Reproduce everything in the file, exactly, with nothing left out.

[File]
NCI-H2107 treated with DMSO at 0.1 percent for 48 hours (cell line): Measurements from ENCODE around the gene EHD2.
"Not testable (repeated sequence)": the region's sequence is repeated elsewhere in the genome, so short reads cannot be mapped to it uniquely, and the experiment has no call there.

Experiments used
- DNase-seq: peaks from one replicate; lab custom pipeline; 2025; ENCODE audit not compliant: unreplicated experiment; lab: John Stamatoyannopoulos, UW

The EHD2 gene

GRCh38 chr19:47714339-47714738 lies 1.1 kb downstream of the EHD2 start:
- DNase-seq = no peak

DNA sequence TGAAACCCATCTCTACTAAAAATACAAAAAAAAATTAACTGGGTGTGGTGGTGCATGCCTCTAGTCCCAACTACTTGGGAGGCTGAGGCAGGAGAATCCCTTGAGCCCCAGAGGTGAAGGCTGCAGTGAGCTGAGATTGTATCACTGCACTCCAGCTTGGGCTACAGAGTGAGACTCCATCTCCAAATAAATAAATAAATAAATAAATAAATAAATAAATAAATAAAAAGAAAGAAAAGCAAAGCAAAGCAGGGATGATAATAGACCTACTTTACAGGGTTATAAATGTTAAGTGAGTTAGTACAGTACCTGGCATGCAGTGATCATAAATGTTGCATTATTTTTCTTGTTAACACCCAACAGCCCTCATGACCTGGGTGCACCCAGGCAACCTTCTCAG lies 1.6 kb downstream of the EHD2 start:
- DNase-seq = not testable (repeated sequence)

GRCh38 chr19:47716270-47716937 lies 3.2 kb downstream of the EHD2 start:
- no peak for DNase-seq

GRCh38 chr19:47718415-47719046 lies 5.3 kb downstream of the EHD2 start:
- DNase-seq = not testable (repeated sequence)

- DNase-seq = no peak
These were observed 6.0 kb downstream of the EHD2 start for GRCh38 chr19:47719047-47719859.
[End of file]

NCI-H2107 treated with DMSO at 0.1 percent for 48 hours (cell line): Measurements from ENCODE around the gene EHD2.
"Not testable (repeated sequence)": the region's sequence is repeated elsewhere in the genome, so short reads cannot be mapped to it uniquely, and the experiment has no call there.

Experiments used
- DNase-seq: peaks from one replicate; lab custom pipeline; 2025; ENCODE audit not compliant: unreplicated experiment; lab: John Stamatoyannopoulos, UW

The EHD2 gene

GRCh38 chr19:47714339-47714738 lies 1.1 kb downstream of the EHD2 start:
- DNase-seq = no peak

DNA sequence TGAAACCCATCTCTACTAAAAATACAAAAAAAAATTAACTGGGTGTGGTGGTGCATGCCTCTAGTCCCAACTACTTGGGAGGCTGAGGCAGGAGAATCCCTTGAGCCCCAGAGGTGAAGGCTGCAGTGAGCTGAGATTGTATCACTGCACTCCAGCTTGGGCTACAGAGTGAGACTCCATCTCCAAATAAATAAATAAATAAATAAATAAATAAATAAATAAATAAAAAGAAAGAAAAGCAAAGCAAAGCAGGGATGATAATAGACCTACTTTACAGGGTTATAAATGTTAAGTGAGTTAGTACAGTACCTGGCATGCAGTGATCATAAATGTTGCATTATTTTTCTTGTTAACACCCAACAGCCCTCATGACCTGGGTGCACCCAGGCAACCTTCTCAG lies 1.6 kb downstream of the EHD2 start:
- DNase-seq = not testable (repeated sequence)

GRCh38 chr19:47716270-47716937 lies 3.2 kb downstream of the EHD2 start:
- no peak for DNase-seq

GRCh38 chr19:47718415-47719046 lies 5.3 kb downstream of the EHD2 start:
- DNase-seq = not testable (repeated sequence)

- DNase-seq = no peak
These were observed 6.0 kb downstream of the EHD2 start for GRCh38 chr19:47719047-47719859.